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app. Use instore visits to introduce customers to these alternative shopping experiences. Consumers will love this galleried and curated approach to the products you sell and even how you merchandise online, not to mention the comfort and convenience of shopping from the comfort of home. As equally high as technology on the list of retailing trends for 2017 is investing in good employees. Procure the training they need. Teaching staff some different strategies to interact, engage and ultimate develop relationships with consumers is critical. As always, refresh your store layout, fixturing and lighting to stay in the game and stay relevant. Barbara Crowhurst is a business coach and store designer who works with clients around the world. www. retailmakeover.com

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inForm CanGift Connects

Celebrating Canadian Retailing

As Canada celebrates its 150th birthday, the association is toasting Canadian retail

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s our association concludes its Spring 2017 cycle of shows, we have taken a moment to reflect on the lessons learned during these past few months. Every January, the association hosts an awards night, where, in addition to recognizing excellent suppliers and sales reps, we celebrate top retailers who’re successful on many levels – creativity, innovation, business achievements and community involvement. This year’s winners were profiled in the Winter 2017 issue of this magazine.

No one will be passionate and positive about your store if you do not lead the way. Presenting the winners with their awards had us thinking about the reputation Canadians have throughout the world for being low-key and hesitant to toot our own horns. This year’s winners taught us the importance of marketing our companies, of becoming our own ambassadors. No one will be passionate and positive about your store if you don’t lead the way. As is often the case, each of this year’s winners started out differently – as a pharmacy, garden centre, florist – but over the years, they recognized opportunity and adapted their businesses. With their keen eye for product selection, their creativity in design and merchandising and their energetic, positive outlook, the outstanding retailers honoured this year truly embody the spirit of Canadian retail and the hopeful future that lies ahead.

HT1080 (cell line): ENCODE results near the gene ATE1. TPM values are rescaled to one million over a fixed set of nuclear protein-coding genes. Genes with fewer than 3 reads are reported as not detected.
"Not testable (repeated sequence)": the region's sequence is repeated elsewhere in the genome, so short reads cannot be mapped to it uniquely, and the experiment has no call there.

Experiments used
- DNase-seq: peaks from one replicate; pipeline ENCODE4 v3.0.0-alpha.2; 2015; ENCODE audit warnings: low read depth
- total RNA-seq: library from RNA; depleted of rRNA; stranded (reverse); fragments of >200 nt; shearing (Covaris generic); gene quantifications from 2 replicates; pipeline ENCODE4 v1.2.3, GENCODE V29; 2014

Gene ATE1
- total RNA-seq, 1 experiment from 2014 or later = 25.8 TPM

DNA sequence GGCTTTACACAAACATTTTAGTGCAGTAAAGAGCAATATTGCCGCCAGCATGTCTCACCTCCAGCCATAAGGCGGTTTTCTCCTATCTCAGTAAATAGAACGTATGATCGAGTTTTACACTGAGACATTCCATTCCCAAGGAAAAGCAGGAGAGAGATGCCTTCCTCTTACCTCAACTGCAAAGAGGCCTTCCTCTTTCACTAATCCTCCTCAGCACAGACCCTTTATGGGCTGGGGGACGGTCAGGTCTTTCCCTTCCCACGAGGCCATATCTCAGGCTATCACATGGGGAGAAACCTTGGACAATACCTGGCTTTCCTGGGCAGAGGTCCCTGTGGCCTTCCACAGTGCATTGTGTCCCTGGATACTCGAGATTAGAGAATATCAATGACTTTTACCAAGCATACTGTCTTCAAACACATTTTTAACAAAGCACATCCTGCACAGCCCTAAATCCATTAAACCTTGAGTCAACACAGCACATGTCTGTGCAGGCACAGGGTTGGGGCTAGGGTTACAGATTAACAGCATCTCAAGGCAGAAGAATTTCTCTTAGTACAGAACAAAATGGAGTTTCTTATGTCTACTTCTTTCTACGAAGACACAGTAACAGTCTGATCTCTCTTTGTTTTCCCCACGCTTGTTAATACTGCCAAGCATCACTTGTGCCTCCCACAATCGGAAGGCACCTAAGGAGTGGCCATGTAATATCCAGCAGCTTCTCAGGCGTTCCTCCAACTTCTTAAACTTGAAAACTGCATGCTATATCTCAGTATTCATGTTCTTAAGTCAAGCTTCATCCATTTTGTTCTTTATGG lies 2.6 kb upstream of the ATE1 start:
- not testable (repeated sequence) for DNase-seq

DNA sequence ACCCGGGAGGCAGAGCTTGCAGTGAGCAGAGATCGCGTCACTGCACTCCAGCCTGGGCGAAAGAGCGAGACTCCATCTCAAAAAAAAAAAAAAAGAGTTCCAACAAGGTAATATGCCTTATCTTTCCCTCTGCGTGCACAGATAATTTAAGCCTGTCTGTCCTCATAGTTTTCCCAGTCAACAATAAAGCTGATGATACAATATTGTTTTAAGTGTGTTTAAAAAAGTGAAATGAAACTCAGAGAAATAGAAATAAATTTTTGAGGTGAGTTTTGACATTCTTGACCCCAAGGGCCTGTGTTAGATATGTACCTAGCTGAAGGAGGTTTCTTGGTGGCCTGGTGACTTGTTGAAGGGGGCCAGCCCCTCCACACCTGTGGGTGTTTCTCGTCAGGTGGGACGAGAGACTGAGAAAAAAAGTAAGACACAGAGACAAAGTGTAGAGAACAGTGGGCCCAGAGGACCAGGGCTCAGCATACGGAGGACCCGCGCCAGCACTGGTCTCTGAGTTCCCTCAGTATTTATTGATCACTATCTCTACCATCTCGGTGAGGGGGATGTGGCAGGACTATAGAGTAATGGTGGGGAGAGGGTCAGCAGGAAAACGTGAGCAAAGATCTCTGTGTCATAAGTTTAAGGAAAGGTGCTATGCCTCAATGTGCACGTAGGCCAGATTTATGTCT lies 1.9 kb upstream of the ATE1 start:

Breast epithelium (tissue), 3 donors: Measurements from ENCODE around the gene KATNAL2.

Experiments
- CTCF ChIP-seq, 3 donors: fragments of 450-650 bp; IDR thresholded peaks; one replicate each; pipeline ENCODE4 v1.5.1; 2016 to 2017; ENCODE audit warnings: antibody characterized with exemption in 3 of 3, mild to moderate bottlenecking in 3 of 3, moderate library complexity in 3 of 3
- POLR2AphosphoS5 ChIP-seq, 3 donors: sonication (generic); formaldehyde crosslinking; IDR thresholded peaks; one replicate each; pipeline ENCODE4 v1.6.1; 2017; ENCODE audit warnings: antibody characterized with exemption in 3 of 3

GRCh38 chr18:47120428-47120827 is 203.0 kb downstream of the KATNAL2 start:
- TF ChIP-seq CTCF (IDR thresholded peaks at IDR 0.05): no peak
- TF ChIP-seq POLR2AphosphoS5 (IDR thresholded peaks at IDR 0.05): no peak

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Change requires courage and bold thinking and the unwavering commitment to take a different road. As innovation demands we move at lightning speed, standing still is never an option for the successful entrepreneur. At CanGift, we share this philosophy. As the gift industry has morphed into a leaner, more efficient industry, we must follow suit. The consolidation of the Toronto Gift Fair into the Toronto Congress Centre in 2019 will present an exciting opportunity to refresh, rebrand and reinvent the fair as well as the events surrounding the show. Like you, we do not take our responsibility to the industry lightly. Stay tuned for further details. Our best wishes for a successful selling season!

Submitted by CanGift President & CEO Anita Schachter on behalf of the association’s board of directors. For more information about the association, visit www.cangift.org.